Mad Max: Fury Road and the Decline of the Superhero Film
Have you seen Mad Max: Fury Road yet? Have you also, by any chance, seen Avengers: Age of Ultron? These two films are both still in theaters, and it's hard not to compare them. A lot of Internet chatter is doing just this, and it's impossible not to have an opinion on which of these films is better.
For me there's not a lot of soul searching involved: Mad Max: Fury Road is an excellent movie - perhaps one of the best action films to come along in decades. Fury Road offers us a world on the brink of collapse, in which characters do whatever they can to survive. Fury Road portrays our own weaknesses and strengths, reflected through a story that plays upon universal themes.
Avengers 2, by contrast, offers only another installment in the Marvel Cinematic Universe, wherein paper-thin characters take part in contests that feel entirely contrived, without any real consequences for anyone. Sure, Quicksilver dies at the end (or does he?), but what we're left with is a rehash of movies we've seen before, set in a universe without any real surprises.
Those more intimately aware of director George Miller's career might have heard of his failed attempt to bring the Justice League to the big screen: "Justice League: Mortal." With Mad Max: Fury Road fresh in my mind, I can only regret that this film never happened. It might have been a revolutionary undertaking. Or it might have been a colossal failure. But whatever it might have been, it would have been more interesting than whatever Marvel is offering up these days.
Don't get me wrong. I loved Iron Man. I loved The Incredible Hulk. I loved Captain America: The First Avenger. I was as excited as anyone when The Avengers hit theaters, and I was decidedly pleased with the results. Joss Whedon deserved the praise he got for that film, even if it was a bit too talky for its own good.
But really, what can the superhero genre offer us now? Is there some great superhero movie waiting in the wings? If so, I have trouble imagining that such a movie would come from Marvel Studios, stuck as they are with the formula they've created. It may be that Fox makes another X-men movie as good as X-men: Days of Future Past. It may be that the Fantastic Four reboot is as inventive as I hope it will be. And then there is the DC Cinematic Universe, "gritty and steeped in realism," which might offer a welcome alternative to what has come before. I really don't know, but given Marvel's plans, I have difficulty imagining that either Ant-Man or Captain America: Civil War are going to up the stakes in any meaningful way.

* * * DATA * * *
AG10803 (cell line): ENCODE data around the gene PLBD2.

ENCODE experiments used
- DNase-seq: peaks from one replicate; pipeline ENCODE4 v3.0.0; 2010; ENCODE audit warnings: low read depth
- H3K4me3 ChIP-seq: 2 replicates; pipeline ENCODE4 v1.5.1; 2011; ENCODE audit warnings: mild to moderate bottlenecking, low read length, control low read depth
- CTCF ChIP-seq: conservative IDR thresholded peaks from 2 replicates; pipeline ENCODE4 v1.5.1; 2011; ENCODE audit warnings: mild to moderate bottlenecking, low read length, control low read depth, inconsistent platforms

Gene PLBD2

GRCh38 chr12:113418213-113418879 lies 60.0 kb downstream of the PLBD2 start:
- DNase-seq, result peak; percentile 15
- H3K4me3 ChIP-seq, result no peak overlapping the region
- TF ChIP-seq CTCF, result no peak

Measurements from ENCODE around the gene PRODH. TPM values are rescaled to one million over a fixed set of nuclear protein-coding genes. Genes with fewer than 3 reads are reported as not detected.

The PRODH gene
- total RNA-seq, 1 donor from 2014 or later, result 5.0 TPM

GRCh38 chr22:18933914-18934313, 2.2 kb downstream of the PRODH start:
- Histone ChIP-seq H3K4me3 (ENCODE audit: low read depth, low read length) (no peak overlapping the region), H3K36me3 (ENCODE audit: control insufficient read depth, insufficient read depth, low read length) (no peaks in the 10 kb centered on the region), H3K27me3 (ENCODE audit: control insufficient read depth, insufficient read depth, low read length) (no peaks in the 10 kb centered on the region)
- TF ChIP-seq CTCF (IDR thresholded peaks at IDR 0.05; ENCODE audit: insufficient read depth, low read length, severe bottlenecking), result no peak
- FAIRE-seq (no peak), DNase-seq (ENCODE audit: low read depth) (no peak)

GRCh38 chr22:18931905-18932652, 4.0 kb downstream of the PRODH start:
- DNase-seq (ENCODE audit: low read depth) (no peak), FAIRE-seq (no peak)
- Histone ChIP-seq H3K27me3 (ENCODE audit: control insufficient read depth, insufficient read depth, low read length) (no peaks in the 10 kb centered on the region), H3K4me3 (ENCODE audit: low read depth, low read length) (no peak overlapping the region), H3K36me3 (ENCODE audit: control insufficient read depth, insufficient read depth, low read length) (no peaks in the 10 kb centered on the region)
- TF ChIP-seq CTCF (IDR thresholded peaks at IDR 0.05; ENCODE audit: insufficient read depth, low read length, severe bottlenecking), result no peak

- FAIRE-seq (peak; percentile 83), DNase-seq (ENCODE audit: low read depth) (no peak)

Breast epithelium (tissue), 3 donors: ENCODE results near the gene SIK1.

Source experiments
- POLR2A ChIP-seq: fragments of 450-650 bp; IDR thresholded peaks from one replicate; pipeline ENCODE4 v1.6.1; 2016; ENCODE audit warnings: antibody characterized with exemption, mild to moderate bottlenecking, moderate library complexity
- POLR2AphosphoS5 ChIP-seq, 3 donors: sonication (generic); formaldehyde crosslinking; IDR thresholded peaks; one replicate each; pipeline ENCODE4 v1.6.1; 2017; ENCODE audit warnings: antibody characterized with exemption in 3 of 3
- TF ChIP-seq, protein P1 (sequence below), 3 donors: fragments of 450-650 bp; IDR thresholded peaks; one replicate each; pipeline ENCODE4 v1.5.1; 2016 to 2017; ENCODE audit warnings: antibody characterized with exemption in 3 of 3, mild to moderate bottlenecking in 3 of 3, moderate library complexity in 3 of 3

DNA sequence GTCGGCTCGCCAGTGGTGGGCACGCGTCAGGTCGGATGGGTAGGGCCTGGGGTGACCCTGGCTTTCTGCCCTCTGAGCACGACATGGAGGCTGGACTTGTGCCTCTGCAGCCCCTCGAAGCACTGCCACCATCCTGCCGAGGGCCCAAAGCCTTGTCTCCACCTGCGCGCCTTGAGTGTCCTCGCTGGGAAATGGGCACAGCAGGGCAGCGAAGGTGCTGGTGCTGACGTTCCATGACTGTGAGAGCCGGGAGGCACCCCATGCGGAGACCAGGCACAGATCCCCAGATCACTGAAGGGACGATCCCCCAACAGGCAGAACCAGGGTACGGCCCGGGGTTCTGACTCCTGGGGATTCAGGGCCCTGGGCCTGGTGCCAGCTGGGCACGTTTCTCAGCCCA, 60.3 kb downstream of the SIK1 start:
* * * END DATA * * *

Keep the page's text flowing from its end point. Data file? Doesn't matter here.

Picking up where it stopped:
What we might be witnessing here - in the absence of any great innovation by Marvel, Fox, Sony, or Warner Bros. - is the decline of the superhero film in general. This decline isn't something I'm actively wishing for (no one wants to see a great Flash film more than me), but it may be that "superhero fatigue" will begin to make itself felt on a larger scale.
It seems very likely that Ant-Man, arriving in theaters two months from now, will prove a disappointment for Marvel. The trailers for the upcoming Fantastic Four also aren't getting the best reviews, and enthusiasm for this film would seem to be at a low point. I'd be happy if both are good movies, but I'd be lying if I said my appreciation for superhero films hasn't been diminished by Avengers: Age of Ultron. I'm getting a bit tired of guys wearing capes and battling over the fate of the world. I'd rather see a film that featured characters who are more vulnerable, and also more flawed.
I'm looking forward to X-men: Apocalypse and Captain America: Civil War. I'm also looking forward to Batman v. Superman: Dawn of Justice. But every time I read about these upcoming films, I remember that last half of Fury Road, and I begin wondering what other, non-superheroic films are on the horizon. Someone at Marvel, Sony, Fox, or Warner Bros. will need to start taking more risks with their material if they want this fad to continue. They'll also need to begin ignoring those who treat comic books as if they're the King James Bible. OK, yeah, the source material is important, but it's not the word of God.
Otherwise, if all we're left with is filmed comic books, many of us will begin looking for alternatives to super-powered (white) guys and predictable three-act structures. If all we're left with is repeats of what has worked for Marvel Studios before, this craze for superhero films might just come to a screeching halt.